Are you preparing to take out a small business loan?
Debt financing isn’t the best way to raise money for your business, but it’s still a preferable option, given the relative ease of accessing credit. Perhaps you’re in a cash crunch as a result of the COVID-19 pandemic, or you need money to finance a big order that just came in, or you quickly need cash to pay your workers.
Regardless of your situation, it’s important to know some common business loan mistakes you need to watch out for. If you don’t, you could end up making costly mistakes that could cripple your business down the road.
Keep reading for deeper insight:
1. Failing to Capitalize on Other Financing Methods
Taking out a business loan should be your measure of last resort, really.
You see, debt can be expensive. In addition to the money you’ll borrow, you’ll pay interest, which, depending on the terms of your loan, can be a substantial amount.
There are risks, too. If you default on the loan, the lender can come after your assets, especially if you took out a secured loan.
This is why the first business loan mistake you can make is failing to capitalize on other funding methods that aren’t as expensive as debt. For example, if you’ve got someone who can invest in your business, you can give them a share of the business in exchange for their money.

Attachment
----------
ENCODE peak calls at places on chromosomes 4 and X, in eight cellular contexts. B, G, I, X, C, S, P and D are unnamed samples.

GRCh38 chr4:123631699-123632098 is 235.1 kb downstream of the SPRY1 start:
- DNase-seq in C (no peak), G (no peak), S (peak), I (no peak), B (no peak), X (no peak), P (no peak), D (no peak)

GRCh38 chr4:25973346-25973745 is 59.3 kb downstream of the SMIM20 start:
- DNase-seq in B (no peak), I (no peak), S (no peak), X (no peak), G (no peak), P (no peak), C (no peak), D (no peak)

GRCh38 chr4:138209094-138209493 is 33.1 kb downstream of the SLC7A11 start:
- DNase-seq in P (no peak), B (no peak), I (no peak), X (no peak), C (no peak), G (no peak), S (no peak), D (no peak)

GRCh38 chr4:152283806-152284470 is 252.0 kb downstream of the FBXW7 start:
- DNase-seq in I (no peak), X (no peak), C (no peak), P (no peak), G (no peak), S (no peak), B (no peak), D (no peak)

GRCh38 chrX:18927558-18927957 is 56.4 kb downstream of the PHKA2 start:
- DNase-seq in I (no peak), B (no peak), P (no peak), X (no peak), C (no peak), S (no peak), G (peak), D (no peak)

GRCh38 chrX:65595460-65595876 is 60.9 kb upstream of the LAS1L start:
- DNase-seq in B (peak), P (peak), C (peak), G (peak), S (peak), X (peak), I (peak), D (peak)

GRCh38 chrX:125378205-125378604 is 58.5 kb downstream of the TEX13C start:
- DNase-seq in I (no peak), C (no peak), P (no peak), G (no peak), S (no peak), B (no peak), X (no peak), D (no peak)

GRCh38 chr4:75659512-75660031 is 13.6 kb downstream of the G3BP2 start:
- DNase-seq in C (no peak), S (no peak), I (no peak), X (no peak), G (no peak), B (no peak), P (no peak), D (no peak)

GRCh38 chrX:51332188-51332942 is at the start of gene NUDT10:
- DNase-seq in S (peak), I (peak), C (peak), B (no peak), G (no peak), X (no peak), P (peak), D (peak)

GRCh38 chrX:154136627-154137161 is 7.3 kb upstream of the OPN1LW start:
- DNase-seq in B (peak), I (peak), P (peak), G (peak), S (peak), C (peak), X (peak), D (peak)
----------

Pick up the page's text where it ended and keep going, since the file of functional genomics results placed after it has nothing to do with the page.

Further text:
Equity financing doesn’t carry any repayment obligation. You’ll only lose a part of the company, which means the other investor will be entitled to a share of your profits.
In short, if you have anywhere else you can get money for your business, pursue it before you think of going in for a business loan.
2. Borrowing Less or More Than You Really Need
At this point, the assumption is you have no choice but to take out a business loan.
Nothing wrong with this. However, don’t make the mistake of borrowing less or more than you really need.
If you borrow less money, you might be forced to go back in for another loan. Your current lender might be reluctant to lend you more money while the other loan is yet to be paid. Even a new lender will decline because you already have another loan you’re servicing.
Let’s face it, though. You’re not likely to borrow less than you really need.
In any case, you’re more likely to borrow more than you need. If your business has an excellent credit score and it’s making good profits, most lenders won’t put a tight limit on how much you can borrow.
This isn’t an invitation to overborrow. Borrowing more than you need will unnecessarily cost your business because of the interest you’ll pay.
There’s also another scenario. If you borrow way more than you need yet your business can’t prove that it’ll be able to service the loan, your application might be rejected. This isn’t what you want.
Before going in for a business loan, assess your needs and establish a near-accurate estimate of the amount of money you need. A small business consultant can help you do this if you’re not able to do it on your own.
3. Not Knowing the Different Types of Business Loans on Offer